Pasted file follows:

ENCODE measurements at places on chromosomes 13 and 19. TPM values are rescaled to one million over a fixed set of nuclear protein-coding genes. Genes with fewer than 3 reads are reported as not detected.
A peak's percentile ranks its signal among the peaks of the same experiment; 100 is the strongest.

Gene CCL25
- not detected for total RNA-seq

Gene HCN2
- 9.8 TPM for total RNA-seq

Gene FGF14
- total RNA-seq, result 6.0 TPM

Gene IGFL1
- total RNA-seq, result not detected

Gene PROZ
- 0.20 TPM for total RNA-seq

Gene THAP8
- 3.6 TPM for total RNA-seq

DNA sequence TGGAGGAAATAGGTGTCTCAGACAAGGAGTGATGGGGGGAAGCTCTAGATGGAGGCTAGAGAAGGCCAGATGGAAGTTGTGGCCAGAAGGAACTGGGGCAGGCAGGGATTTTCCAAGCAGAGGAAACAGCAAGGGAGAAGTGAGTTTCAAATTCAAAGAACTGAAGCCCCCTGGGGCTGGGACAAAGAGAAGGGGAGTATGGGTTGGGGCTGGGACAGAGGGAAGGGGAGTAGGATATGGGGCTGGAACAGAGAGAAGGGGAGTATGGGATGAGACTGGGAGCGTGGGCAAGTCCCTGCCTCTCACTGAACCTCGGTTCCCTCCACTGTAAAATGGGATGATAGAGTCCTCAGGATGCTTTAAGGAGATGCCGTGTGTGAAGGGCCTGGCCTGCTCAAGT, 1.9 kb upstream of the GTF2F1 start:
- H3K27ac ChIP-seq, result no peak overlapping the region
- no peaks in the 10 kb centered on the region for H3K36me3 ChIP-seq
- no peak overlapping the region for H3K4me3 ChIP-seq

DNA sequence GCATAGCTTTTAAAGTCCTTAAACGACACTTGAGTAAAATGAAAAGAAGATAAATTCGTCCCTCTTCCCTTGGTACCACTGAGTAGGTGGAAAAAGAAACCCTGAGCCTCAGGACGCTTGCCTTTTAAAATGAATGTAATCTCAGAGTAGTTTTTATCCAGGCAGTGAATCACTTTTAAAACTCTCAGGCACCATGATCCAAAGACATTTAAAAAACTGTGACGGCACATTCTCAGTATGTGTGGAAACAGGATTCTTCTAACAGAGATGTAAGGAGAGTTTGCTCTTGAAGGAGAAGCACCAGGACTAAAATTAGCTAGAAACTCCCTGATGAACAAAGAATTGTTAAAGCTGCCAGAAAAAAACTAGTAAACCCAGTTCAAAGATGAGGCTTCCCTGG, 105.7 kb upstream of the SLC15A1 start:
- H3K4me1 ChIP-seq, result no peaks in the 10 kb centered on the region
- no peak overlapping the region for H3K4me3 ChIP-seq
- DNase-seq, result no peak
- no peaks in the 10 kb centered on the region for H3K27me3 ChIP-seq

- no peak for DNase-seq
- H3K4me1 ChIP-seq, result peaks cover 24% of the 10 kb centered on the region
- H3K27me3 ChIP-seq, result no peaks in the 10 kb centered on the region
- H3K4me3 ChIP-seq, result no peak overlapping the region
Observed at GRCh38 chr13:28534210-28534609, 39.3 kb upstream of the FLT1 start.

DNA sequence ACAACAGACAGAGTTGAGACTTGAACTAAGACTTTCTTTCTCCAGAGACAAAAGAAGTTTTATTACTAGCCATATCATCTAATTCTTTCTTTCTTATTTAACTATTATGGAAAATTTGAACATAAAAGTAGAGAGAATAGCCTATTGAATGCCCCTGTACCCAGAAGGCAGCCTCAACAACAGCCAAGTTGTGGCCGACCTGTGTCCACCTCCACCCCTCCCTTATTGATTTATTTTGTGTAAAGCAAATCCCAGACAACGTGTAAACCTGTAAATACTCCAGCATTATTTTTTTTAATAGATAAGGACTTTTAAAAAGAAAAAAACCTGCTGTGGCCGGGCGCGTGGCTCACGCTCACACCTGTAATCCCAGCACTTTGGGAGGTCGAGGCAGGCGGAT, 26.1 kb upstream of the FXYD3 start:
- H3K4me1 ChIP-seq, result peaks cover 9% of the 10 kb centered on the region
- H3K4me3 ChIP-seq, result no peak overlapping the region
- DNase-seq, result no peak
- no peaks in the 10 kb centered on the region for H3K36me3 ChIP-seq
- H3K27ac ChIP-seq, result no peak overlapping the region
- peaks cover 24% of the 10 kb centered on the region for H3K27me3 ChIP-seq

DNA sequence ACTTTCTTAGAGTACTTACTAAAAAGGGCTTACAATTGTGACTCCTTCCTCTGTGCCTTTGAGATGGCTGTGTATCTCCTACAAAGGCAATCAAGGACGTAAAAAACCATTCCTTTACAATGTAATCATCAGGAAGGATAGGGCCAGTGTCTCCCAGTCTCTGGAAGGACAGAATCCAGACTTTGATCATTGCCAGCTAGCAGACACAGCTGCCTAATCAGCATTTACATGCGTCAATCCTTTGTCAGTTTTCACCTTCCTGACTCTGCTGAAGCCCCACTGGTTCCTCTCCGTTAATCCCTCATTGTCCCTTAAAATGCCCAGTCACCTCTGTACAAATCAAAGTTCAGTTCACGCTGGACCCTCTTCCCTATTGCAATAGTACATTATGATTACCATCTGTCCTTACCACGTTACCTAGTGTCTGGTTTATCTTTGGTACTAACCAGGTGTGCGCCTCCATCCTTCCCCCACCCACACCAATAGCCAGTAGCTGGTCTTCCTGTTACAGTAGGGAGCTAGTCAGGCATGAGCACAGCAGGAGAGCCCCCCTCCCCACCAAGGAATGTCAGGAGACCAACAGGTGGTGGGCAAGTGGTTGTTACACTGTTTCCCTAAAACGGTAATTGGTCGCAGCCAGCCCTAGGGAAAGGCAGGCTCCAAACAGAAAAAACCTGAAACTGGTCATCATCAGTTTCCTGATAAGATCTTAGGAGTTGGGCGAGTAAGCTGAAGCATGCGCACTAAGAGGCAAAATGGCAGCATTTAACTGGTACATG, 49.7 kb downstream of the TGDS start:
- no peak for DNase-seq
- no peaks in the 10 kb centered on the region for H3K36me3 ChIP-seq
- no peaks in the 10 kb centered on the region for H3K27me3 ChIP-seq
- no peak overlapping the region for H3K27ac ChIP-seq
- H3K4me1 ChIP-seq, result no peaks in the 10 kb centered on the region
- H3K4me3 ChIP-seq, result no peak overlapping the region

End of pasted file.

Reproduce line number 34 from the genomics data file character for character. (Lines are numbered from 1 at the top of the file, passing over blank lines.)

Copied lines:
- H3K27ac ChIP-seq, result no peak overlapping the region